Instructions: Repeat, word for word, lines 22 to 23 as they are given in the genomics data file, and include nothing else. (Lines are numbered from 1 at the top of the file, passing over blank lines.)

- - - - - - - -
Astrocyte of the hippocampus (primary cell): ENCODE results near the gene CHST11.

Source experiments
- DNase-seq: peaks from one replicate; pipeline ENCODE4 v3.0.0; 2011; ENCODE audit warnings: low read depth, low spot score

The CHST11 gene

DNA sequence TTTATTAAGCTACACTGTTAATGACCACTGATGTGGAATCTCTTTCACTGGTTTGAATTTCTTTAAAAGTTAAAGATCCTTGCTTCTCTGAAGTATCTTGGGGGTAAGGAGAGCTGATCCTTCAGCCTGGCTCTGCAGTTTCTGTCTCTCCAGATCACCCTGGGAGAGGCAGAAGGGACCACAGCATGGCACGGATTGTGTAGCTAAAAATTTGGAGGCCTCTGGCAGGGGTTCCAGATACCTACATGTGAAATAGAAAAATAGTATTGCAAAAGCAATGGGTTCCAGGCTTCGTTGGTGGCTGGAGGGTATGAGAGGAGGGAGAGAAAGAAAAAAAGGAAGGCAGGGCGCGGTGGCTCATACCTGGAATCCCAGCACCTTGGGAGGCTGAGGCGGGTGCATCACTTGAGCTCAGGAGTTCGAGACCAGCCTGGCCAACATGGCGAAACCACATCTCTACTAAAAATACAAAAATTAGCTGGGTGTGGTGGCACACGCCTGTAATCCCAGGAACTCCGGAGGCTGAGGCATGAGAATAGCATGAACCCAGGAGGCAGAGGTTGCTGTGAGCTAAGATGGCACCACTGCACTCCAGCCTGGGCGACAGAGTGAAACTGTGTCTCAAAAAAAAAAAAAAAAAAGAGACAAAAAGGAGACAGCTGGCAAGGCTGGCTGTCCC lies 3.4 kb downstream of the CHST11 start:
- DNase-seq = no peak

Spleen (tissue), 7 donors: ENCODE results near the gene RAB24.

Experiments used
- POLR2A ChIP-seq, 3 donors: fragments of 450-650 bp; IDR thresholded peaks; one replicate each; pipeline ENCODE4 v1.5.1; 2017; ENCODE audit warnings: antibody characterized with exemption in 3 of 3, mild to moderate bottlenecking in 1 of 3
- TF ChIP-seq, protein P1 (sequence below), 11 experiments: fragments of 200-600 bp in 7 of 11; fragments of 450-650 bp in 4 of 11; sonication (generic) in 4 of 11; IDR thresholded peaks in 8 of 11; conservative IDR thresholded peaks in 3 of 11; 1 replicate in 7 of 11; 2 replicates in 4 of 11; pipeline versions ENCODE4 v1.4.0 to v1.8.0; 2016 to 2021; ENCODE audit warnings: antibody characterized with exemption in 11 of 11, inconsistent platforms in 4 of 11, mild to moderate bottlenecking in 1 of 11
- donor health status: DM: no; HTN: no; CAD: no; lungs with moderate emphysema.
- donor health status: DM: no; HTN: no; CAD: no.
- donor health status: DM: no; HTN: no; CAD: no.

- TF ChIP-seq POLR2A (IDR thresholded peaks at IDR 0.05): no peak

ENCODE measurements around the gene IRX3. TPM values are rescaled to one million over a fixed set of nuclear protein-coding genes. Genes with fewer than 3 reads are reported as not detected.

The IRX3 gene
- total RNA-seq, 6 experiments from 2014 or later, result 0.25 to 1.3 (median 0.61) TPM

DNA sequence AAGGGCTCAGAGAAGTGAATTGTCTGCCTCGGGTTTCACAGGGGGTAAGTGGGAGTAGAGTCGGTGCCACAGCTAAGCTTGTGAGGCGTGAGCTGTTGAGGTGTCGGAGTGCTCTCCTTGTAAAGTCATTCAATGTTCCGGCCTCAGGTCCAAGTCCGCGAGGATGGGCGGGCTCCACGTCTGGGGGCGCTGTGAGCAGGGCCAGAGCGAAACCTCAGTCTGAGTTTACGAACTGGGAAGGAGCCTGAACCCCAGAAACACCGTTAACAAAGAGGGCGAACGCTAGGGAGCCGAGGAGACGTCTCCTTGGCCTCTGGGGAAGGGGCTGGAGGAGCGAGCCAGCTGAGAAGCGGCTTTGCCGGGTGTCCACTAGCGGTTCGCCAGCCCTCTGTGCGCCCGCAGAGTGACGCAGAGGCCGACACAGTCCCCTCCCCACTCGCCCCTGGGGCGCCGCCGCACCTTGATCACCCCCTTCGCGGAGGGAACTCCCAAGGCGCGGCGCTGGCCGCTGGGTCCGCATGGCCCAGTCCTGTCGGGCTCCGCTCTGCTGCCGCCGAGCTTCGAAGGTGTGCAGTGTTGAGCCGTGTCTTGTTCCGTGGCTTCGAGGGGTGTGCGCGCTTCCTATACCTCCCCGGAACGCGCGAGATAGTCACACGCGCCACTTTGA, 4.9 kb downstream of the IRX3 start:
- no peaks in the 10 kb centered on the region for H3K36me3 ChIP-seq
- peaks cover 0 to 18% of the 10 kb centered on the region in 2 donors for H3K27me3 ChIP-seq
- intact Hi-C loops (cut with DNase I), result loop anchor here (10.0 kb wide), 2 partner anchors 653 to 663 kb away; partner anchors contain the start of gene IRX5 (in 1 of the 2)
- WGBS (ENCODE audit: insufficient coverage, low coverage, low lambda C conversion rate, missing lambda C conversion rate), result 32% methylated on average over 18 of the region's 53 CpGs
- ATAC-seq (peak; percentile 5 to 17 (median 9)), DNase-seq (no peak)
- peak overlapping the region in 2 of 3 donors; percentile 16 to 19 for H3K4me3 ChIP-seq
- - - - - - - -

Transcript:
- WGBS (ENCODE audit: insufficient coverage, low coverage, low lambda C conversion rate, missing lambda C conversion rate), result 32% methylated on average over 18 of the region's 53 CpGs
- ATAC-seq (peak; percentile 5 to 17 (median 9)), DNase-seq (no peak)